Algorithm Combination for Improved Performance in Biosurveillance Systems

  • Inbal Yahav
  • Galit Shmueli
Part of the Lecture Notes in Computer Science book series (LNCS, volume 4506)

Abstract

The majority of statistical research on detecting disease outbreaks from prediagnostic data has focused on tools for modeling background behavior of such data, and for monitoring the data for anomaly detection. Because pre-diagnostic data tends to include explainable patterns such as day-of-week, seasonality, and holiday effects, the monitoring process often calls for a two-step algorithm: first, a preprocessing technique is used for deriving a residual series, and then the residuals are monitored using a classic control chart. Most studies tend to apply a single combination of a pre-processing technique with a particular control chart to a particular type of data. Although the choice of preprocessing technique should be driven by the nature of the non-outbreak data and the choice of the control chart by the nature of the outbreak to be detected, often the nature of both is non-stationary and unclear, and varies considerable across different data series. We therefore take an approach that combines algorithms rather than choosing a single one. In particular, we propose a method for combining multiple preprocessing algorithms and a method for combining multiple control charts, both based on linear-programming. We show preliminary results for combining pre-processing techniques, applied to both simulated and authentic syndromic data.

Preview

Unable to display preview. Download preview PDF.

Unable to display preview. Download preview PDF.

References

  1. 1.
    Lotze, T., Murphy, S., Shmueli, G.: Preparing biosurveillance data for classic monitoring. Submitted to Advances in Disease Surveillance (2007)Google Scholar
  2. 2.
    Brillman, J.C., et al.: Modeling emergency department visit patterns for infectious disease complaints: results and application to disease surveillance. BMC Medical Informatics and Decision Making 5, 4 (2005)CrossRefGoogle Scholar
  3. 3.
    Reis, B.Y., Mandl, K.D.: Time series modeling for syndromic surveillance. BMC Medical Informatics and Decision Making 3(2) (2003), http://www.biomedcentral.com/1472-6947/3/2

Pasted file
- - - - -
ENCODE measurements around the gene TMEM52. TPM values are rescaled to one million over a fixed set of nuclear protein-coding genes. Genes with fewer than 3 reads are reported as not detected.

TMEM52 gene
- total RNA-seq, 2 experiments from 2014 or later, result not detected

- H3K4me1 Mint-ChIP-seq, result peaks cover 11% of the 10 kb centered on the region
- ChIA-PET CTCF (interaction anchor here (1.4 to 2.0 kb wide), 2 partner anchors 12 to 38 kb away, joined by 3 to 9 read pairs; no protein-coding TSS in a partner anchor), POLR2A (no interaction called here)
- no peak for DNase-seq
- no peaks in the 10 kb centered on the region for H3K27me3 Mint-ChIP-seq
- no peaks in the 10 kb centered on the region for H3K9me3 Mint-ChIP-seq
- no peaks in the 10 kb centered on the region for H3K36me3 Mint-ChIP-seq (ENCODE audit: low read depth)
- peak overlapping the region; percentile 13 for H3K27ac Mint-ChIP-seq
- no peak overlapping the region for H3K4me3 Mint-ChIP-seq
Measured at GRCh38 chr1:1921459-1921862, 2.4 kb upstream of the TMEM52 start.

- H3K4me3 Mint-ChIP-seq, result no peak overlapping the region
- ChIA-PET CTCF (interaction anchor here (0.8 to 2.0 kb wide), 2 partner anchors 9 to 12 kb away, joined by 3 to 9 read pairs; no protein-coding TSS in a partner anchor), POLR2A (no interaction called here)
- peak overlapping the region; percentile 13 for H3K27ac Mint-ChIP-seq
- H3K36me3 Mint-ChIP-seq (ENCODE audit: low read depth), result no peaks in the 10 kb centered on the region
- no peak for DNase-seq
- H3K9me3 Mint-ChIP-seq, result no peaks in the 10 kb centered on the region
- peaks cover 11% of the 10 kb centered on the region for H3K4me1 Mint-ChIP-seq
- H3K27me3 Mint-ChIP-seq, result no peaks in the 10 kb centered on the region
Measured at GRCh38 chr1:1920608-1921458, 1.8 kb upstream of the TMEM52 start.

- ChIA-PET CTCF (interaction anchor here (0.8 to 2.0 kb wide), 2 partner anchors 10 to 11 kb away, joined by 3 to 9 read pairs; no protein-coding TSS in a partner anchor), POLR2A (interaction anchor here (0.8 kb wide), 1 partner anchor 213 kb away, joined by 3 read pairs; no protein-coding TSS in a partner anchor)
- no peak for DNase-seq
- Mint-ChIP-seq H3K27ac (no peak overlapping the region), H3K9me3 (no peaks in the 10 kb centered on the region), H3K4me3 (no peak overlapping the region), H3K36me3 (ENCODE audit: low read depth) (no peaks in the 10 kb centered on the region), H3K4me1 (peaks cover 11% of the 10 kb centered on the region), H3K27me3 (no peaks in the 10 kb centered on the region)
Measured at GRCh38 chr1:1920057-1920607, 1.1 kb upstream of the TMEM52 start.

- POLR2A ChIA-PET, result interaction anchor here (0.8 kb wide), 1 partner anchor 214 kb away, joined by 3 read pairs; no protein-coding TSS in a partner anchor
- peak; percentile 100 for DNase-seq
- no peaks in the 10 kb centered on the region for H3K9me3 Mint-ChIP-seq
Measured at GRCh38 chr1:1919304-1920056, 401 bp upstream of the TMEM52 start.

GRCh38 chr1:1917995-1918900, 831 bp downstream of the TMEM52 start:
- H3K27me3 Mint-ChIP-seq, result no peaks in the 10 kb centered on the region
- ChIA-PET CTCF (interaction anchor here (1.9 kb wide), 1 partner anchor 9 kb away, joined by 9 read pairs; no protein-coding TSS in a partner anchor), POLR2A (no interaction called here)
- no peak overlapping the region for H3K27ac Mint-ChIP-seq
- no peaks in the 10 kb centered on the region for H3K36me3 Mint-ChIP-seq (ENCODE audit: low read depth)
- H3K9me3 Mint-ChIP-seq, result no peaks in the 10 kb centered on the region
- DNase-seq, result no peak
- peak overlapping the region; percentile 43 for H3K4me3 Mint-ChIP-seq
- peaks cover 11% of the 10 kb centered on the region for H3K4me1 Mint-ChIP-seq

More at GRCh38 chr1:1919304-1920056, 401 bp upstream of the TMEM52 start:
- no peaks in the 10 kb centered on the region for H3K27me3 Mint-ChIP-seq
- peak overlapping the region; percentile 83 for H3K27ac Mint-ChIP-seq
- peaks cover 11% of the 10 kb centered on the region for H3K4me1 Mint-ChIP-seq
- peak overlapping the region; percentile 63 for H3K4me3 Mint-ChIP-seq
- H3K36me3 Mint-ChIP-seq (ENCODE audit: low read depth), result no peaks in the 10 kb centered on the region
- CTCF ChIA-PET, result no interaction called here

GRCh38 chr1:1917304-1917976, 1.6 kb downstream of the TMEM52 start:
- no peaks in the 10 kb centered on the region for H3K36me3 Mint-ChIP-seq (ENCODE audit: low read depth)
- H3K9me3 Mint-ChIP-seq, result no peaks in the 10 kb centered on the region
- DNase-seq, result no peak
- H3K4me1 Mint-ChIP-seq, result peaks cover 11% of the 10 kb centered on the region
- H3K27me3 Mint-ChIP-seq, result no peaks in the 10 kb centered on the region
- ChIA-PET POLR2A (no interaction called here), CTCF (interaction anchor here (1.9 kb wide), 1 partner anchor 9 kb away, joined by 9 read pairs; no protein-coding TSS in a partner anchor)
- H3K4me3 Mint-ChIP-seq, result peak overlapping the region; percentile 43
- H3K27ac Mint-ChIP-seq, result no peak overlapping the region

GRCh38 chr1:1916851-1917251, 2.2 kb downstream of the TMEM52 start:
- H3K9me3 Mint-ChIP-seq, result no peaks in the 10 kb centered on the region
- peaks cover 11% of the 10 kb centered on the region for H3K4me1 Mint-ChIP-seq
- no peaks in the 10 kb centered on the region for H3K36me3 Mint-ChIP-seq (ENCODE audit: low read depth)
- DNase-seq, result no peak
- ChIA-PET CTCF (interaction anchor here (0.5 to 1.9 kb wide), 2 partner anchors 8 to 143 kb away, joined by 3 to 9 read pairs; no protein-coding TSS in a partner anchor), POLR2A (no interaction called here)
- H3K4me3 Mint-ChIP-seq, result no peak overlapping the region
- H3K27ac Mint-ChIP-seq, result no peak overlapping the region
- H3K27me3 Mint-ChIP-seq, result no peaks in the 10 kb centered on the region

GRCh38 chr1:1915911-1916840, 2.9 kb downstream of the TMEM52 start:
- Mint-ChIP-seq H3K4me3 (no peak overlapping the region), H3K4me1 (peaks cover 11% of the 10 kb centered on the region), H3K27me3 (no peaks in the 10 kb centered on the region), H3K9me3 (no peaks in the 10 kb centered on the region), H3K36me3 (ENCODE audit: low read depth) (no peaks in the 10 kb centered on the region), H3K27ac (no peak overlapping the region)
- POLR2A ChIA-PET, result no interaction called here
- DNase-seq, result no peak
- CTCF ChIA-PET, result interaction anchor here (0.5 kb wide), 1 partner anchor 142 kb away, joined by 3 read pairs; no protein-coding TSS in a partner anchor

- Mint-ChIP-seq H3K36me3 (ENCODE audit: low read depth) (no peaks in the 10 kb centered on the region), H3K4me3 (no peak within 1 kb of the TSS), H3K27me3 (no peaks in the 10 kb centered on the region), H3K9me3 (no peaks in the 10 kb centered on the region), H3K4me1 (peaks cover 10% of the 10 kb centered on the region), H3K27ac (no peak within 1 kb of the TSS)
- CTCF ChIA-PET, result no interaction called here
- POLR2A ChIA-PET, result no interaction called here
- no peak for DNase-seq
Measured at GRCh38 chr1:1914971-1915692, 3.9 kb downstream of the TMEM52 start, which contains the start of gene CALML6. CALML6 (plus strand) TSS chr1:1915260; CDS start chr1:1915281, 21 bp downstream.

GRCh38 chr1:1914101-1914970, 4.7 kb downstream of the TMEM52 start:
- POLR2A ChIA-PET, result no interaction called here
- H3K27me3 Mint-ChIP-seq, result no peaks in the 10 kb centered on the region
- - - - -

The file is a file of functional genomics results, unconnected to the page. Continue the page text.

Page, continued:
4. 4.
    Shmueli, G., Fienberg, S.: Current and potential statistical methods for monitoring multiple data streams for bio-surveillance. In: Wilson, A., Olwell, D. (eds.) Statistical Methods in Counter-Terrorism, Springer, Heidelberg (2006)Google Scholar
  5. 5.
    Buckeridgea, D.L., et al.: Algorithms for rapid outbreak detection: a research synthesis. Journal of Biomedical Informatics 38, 99–113 (2005)CrossRefGoogle Scholar
  6. 6.
    Rice, J.A.: Mathematical Statistics and Data Analysis, 2nd edn. Duxbury Press, Belmont (1995)MATHGoogle Scholar
  7. 7.
    Brockwell, P.J., Davis, R.A.: Time Series: Theory and Methods, 2nd edn. Springer Series in Statistics. Springer, New York (1991)Google Scholar
  8. 8.
    Muscatello, D.: An adjusted cumulative sum for count data with day-of-week effects: application to influenza-like illness. Presentation at Syndromic Surveillance Conference (2004)Google Scholar
  9. 9.
    Montgomery, D.C.: Introduction to Statistical Quality Control, 3rd edn. Wiley, Chichester (1997)MATHGoogle Scholar
  10. 10.
    Chatfield, C.: The Holt-Winters forecasting procedure. J. Appl. Stat. 27(3) (1978)Google Scholar
  11. 11.
    Burkom, H.S., Murphy, S.P., Shmuely, G.: Automated time series forecasting for biosurveillance. Statistics in Medicine (2007)Google Scholar
  12. 12.
    Box, G., Luceno, A.: Statistical Control: By Monitoring and Feedback Adjustment, 1st edn. Wiley-Interscience, Chichester (1997)MATHGoogle Scholar
  13. 13.
    NIST/SEMATECH (e-handbook of statistical methods div898/handbook/), http://www.itl.nist.gov/
  14. 14.
    Sapir, L.: The optimality of the expert and majority rules under exponentially distributed competence. Theory and Decision 45, 19–36 (1998)MATHCrossRefMathSciNetGoogle Scholar
  15. 15.
    CDC: Centers for disease control and prevention, http://www.bt.cdc.gov/surveillance/syndromedef/
  16. 16.
    Aradhye, H.B., et al.: Multiscale statistical process control using wavelets - theoretical analysis and properties. AIChE Journal 49, 939–958 (2003)CrossRefGoogle Scholar

Copyright information

© Springer Berlin Heidelberg 2007

Authors and Affiliations

  • Inbal Yahav
    • 1
  • Galit Shmueli
    • 1
  1. 1.Department of Decision & Information Technologies, and Center for Health Information and Decision Systems, Robert H Smith School of Business, University of Maryland, College Park, MD 20742U.S.A

Personalised recommendations